April 25, 2019
By Pavel Polityuk
KIEV (Reuters) – Ukraine’s parliament approved a law on Thursday that grants special status to the Ukrainian language and makes it mandatory for public sector workers, despite opposition from the country’s large Russian-speaking minority who feel it is discriminatory.
The move, which obliges all citizens to know the Ukrainian language and makes it a mandatory requirement for civil servants, soldiers, doctors, and teachers, was championed by outgoing President Petro Poroshenko who needs to sign it into law before it takes effect, something he is expected to do.
Language became a much more sensitive issue in Ukraine, where many people speak both Ukrainian and Russian fluently, after Russia annexed Crimea and backed a pro-Russian separatist uprising in eastern Ukraine in 2014.
Poroshenko, who is due to step down soon after actor Volodymyr Zelenskiy trounced him at the ballot box on Sunday, put promotion of the Ukrainian language at the heart of his unsuccessful re-election campaign.
But Zelenskiy, who himself speaks Russian more frequently than Ukrainian, has said he wants to unite rather than divide the country and has said he has questions about the new law.
The new legislation requires TV and film distribution firms to ensure 90 percent of their content is in Ukrainian and for the proportion of Ukrainian-language printed media and books to be at least 50 percent.
Computer software must also have a Ukrainian-language interface although the law also allows the use of English or any other official language of the European Union.
Lawmakers cheered and rose to a standing ovation after the law was passed and sang the national anthem. Hundreds of people waving Ukrainian flags had gathered outside parliament to support the law.
“This is a historic moment, which Ukrainians have been waiting for centuries, because for centuries Ukrainians have tried to achieve the right to their own language,” one of the authors of the bill, Mykola Knyazhytsky, said before the vote.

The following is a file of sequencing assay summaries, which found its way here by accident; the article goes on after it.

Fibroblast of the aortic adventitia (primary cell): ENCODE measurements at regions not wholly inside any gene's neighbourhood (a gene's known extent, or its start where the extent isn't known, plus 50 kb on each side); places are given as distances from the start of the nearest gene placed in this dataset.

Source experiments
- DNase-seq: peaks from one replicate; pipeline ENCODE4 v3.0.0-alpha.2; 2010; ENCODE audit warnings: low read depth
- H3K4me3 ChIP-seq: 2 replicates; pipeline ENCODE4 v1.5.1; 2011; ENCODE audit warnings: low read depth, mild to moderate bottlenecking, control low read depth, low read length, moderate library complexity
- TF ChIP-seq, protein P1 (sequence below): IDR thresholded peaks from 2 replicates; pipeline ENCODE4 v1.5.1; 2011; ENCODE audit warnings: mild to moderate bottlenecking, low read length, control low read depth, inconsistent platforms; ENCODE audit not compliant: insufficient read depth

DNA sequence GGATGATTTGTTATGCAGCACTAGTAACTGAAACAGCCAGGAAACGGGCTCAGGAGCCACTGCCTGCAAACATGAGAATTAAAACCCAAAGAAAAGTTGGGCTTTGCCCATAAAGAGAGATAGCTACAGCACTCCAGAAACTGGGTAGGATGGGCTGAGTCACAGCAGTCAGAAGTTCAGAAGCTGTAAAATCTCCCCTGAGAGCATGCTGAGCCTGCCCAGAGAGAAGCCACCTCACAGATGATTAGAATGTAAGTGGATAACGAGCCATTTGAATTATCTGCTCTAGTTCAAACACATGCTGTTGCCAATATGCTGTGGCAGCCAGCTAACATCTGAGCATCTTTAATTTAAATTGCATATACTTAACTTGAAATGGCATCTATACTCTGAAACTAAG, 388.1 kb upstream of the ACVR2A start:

The make-up of the parliament has not changed since Zelenskiy’s election win and remains dominated by a coalition supportive of Poroshenko.
Poroshenko had originally thought the language law would be approved before the election and would help boost his support, particularly in western regions where the Ukrainian language is predominantly used.
Its approval is potentially awkward for incoming president Zelenskiy, a comedian with no political experience.
Zelenskiy’s stance on the new law is unclear. He said during the campaign he’d do everything to protect and develop the Ukrainian language, but also that he had questions about the new legislation.
In 2012, clashes between riot police and protesters erupted in Kiev after Ukraine’s parliament approved a law that made Russian an official language.
Ukraine also has Romanian, Polish and Hungarian minorities that speak these languages. Last year, its relations with neighboring Hungary soured after parliament passed a law that banned teaching in minority languages beyond primary school level.
A survey conducted by the Kiev International Institute of Sociology showed that the Ukrainian language is used by 32.4 percent of Ukrainian families, while Russian is used by 15.8 percent. About a quarter of Ukrainians use both languages.
(Reporting by Pavel Polityuk; Editing by Andrew Osborn, Matthias Williams and Raissa Kasolowsky)